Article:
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Cheyletiella parasitovax (Walking Dandruff) in Rabbits

Cheyletiella parasitovax, also known as walking dandruff, is a mild dermatitis caused by fur mites in rabbits. It is transmitted by direct contact between infested and non-infested rabbits as well as through contaminated hay or bedding. This is because mites can survive for several days in the environment.

Symptoms

The mites cause skin irritation in most affected animals. This may lead to hair loss, scaling (dandruff), itchiness, redness and scab formation, usually on the back and neck areas. The dandruff scales may appear to be moving as the mites move about underneath them. This is often easier to see if you place the scales on a dark surface. Some rabbits and cats may not show any apparent symptoms of C. parasitovax infestation.

If you see any of these symptoms on your rabbit, take your rabbit to your local vet promptly for diagnosis and treatment. 

Diagnosis

Diagnosis is by identification of the mite. This may be possible either with the naked eye or by using a magnifying glass, but in other cases it may be necessary to examine hair or skin scrapings under a microscope.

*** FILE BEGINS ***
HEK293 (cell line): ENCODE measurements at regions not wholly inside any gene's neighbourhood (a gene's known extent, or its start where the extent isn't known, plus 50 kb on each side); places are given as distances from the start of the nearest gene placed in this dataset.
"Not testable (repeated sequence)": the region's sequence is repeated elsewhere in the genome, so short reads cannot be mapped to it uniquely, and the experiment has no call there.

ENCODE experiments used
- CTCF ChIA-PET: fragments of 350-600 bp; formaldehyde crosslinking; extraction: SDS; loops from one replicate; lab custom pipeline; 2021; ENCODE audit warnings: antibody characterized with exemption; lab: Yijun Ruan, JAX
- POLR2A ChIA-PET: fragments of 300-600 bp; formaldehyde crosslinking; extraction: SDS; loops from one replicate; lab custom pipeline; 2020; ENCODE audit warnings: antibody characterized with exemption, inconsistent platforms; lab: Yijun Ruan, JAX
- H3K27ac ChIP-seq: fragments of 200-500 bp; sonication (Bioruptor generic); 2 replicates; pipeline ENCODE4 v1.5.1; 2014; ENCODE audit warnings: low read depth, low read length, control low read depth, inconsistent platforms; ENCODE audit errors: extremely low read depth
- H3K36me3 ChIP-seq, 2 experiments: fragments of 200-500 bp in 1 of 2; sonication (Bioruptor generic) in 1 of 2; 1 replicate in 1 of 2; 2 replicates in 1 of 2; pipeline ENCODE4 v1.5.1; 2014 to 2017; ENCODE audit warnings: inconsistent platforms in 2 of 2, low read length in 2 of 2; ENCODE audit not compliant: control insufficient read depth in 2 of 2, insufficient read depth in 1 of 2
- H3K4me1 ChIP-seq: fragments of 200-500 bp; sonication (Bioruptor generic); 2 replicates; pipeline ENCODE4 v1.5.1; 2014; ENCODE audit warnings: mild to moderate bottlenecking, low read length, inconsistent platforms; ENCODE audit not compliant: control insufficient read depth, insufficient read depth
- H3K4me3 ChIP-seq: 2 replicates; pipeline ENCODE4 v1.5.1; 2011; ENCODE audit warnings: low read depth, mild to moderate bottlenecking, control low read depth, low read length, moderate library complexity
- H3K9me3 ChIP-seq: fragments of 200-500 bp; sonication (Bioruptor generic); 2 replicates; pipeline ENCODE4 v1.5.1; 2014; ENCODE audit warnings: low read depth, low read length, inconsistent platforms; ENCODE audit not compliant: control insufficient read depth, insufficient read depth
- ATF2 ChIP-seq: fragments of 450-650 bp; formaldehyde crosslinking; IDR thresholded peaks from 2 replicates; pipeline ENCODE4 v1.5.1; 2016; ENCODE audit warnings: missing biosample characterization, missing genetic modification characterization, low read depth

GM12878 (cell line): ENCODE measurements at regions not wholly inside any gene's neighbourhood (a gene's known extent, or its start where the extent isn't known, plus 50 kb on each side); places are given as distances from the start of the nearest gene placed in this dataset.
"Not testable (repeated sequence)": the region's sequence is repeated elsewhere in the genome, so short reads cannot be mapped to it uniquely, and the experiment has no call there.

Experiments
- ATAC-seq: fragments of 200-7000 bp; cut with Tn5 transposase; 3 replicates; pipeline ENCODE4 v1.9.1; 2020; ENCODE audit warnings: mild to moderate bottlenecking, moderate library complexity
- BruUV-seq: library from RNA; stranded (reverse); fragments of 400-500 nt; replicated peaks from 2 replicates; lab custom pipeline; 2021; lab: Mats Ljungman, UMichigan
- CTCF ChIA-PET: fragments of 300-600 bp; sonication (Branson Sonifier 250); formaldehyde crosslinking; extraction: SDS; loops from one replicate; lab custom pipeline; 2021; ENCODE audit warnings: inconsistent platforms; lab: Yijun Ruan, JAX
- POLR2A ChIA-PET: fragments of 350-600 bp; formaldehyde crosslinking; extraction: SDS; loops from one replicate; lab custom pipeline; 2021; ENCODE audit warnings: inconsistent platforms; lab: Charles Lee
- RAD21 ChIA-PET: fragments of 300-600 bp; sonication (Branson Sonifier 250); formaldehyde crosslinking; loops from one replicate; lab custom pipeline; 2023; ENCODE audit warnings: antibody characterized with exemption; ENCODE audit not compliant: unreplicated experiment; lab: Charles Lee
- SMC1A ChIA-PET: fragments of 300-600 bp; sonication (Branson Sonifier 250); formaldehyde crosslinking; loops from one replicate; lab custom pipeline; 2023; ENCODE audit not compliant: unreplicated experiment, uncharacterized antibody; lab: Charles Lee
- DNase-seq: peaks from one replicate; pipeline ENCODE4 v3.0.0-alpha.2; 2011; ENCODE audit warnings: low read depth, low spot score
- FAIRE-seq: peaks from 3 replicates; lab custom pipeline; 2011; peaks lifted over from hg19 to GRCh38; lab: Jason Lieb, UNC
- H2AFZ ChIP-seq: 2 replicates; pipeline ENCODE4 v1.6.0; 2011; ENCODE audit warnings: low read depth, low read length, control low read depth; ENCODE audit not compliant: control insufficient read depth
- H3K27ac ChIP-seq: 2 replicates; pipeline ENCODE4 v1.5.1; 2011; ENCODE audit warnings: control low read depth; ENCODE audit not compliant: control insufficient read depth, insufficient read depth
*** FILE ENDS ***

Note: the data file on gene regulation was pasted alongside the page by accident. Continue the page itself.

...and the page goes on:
Treatment

There are several different treatments available – your vet will be able to determine which one is best for your rabbit. The most common treatment involves a course of either injections or spot on treatments. The rabbit should be re-examined at the end of the course of treatment. This is to ensure that the infestation has cleared completely. 

It is just as important to ensure that the environment is properly treated, in order to avoid re-infestation. This is done by removing all hay and bedding from the hutch, disinfecting it thoroughly and then using an insecticidal fog or spray that is effective against Cheyletiella. Be sure to wait the recommended time before re-introducing the rabbit back into its hutch.

Cheyletiella in humans

Occasionally humans exposed to this parasite will develop mild skin lesions. These may be itchy and can form open sores in very severe cases. If you suspect yourself or a member of your family may be infested you should consult your local GP.